Made famous by a high-profile anti-fracking protest camp last year, the Sussex village of Balcombe is now embarking on a renewable energy project that villagers say is promoting community cohesion.
When energy company Cuadrilla – a pioneer of fracking in the UK – moved in to Balcombe last summer to drill an exploratory well to see if oil could be produced from the site, a noisy protest began against the operation. On Thursday the Green MP Caroline Lucas was found not guilty of obstructing a public highway during those protests.
But the weeks of demonstrations, which at some points were attracting environmentalists from across the country, left the village divided.
Balcombe resident Felix Carmichael told Channel 4 News: “the fracking / anti-fracking campaigns really broke up a quiet little village.”
The last protestors were evicted in November 2013, but tensions were still evident in December, when Kathryn McWhirter, of the Frack Free Balcombe Residents Association, told the BBC: “the village is absolutely divided – we put notices up and seconds later they’re taken down.”
Some villagers say a project to bring renewable energy is healing those rifts.
The backers of the Repower Balcombe Co-operative hope to supply the equivalent 100 per cent of Balcombe’s electricity demand through community owned and locally generated energy.
A meeting to propose the idea attracted some 50 locals – in a village of 760 homes. Now phase one of the project – to install solar panels that can deliver 250kwh of the target power – is underway.
By the end of May this cowshed should have solar panels installed. Paid for by the Repower Balcombe directors – all volunteers – who have together raised £33,000, they should generate 19.5kwh.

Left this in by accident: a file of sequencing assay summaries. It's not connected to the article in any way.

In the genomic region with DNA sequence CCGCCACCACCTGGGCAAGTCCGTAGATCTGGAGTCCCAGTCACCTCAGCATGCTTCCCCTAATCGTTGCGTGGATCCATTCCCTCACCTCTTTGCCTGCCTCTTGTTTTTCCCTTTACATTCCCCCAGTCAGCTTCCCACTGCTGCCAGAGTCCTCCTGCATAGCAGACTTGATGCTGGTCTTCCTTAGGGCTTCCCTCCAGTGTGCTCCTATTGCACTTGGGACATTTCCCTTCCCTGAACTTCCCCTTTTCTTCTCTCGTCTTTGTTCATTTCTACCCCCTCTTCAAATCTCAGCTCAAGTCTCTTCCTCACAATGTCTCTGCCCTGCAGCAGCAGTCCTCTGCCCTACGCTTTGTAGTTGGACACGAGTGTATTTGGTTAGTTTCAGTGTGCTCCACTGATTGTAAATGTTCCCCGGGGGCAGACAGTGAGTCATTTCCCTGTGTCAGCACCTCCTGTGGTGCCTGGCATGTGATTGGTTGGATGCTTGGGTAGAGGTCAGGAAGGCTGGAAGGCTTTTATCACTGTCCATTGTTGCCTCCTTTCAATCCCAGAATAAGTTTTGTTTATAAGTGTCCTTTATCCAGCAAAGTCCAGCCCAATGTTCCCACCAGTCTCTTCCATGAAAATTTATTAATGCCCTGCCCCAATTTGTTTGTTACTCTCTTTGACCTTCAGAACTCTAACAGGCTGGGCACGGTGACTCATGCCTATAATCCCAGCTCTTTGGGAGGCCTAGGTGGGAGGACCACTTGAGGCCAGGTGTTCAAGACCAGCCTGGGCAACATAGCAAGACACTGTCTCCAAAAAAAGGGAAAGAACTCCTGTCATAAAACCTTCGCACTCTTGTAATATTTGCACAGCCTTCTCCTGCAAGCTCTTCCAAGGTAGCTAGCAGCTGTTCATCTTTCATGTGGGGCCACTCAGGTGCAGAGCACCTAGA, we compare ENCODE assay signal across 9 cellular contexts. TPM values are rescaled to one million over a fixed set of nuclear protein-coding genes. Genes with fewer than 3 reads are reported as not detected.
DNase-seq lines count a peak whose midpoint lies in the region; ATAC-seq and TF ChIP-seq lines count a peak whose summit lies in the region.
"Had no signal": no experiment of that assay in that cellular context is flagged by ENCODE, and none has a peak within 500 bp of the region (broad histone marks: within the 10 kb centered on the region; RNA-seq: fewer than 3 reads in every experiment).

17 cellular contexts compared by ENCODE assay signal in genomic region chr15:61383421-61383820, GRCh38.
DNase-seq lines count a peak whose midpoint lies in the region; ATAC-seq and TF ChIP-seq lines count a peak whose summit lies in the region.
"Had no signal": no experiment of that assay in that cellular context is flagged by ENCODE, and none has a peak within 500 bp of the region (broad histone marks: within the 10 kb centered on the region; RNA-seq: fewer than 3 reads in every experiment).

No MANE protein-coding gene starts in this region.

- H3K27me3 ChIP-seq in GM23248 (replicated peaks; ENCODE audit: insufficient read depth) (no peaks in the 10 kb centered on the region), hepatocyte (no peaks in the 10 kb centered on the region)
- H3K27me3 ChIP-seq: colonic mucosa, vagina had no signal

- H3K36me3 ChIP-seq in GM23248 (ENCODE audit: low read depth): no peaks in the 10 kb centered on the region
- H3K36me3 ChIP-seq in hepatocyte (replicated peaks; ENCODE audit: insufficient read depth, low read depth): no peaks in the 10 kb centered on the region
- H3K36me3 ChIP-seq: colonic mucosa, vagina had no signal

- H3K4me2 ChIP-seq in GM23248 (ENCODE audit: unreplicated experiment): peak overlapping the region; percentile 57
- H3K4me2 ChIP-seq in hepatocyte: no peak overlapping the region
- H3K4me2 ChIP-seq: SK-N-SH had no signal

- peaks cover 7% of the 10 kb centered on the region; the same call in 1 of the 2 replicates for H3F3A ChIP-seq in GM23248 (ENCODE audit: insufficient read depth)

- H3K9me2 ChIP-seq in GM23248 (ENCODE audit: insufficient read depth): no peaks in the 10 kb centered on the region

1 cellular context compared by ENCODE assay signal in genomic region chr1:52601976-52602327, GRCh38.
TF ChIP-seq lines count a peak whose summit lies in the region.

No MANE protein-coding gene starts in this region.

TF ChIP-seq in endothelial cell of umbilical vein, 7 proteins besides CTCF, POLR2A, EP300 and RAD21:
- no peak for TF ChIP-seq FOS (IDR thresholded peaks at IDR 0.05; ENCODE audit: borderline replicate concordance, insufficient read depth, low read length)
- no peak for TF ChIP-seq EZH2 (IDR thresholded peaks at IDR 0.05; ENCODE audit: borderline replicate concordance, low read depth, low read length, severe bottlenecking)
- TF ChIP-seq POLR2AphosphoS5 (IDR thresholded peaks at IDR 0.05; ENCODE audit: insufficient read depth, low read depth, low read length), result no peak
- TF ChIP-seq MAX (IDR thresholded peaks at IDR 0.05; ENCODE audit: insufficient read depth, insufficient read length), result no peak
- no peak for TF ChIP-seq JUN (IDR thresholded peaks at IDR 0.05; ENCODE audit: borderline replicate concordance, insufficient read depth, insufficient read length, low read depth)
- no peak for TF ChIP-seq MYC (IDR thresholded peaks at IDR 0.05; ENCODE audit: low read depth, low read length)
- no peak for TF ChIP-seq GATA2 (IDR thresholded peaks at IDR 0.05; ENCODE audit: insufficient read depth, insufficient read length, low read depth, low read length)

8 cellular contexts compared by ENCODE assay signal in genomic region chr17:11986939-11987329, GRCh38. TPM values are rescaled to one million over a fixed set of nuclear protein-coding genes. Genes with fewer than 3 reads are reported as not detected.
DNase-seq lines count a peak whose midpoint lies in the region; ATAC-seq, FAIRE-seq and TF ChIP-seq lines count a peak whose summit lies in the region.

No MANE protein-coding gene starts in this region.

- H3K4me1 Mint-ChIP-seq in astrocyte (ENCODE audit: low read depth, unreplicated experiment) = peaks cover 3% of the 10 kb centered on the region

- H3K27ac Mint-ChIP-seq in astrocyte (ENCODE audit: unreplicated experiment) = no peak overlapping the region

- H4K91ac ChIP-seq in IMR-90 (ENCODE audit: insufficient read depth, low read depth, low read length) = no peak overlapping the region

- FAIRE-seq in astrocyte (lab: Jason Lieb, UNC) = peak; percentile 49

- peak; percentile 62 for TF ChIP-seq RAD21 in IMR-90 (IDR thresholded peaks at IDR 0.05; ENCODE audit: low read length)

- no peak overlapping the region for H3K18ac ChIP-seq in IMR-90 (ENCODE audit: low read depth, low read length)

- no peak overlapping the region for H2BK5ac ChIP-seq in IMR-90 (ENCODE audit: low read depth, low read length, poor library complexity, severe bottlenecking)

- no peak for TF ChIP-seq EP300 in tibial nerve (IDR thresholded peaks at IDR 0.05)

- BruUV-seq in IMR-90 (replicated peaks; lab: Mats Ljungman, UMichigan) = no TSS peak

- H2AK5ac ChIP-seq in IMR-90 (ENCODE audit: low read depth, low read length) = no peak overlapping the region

Then the project plans to open a share offer to raise the £300,000 that will be needed to fund the rest of the panels needed to hit the phase one 250kwh target.
To make the project cheaper, the solar panels will be sited on commercial buildings. There has been no shortage of offers to host the project, with late-stage discussions ongoing for a number of other sites.
A farmer agreeing to host a solar panel will receive the power it generates at a discount below the best energy price on offer from a regular supplier for the entirety of the 20 year lease. Project supporters say this element of fixed costs is attractive to farmers who are currently facing severe economic pressures.
Phase two of the project is slated to be funded and installed over the next three years – an apparently ambitious timescale as it involves raising some £2.5m to producing the remaining 90 per cent of Balcombe’s electricity needs. But directors believe the projection of five per cent returns over 20 years will prove attractive.
The project aims to reduce local electricity demands as well as inspiring other villages to follow its example.
But it also hopes to unite the local community in support of its goals.
As Repower Finance Director Felix Carmichael (day job: airline pilot) put it to Channel 4 News: “Now everyone’s working towards the same goal.”
Any profits will go into a community benefit fund to finance energy saving in local homes and community buildings.
Another resident, who did not wish to be named but is not involved in running the project, told Channel 4 News “it’s a wonderful idea.”
In January it was revealed that policing last summer’s protests had cost Sussex Police almost £4m. In the same month, Cuadrilla said that there would be no need to frack in Balcombe as the rocks at its site contain natural fractures.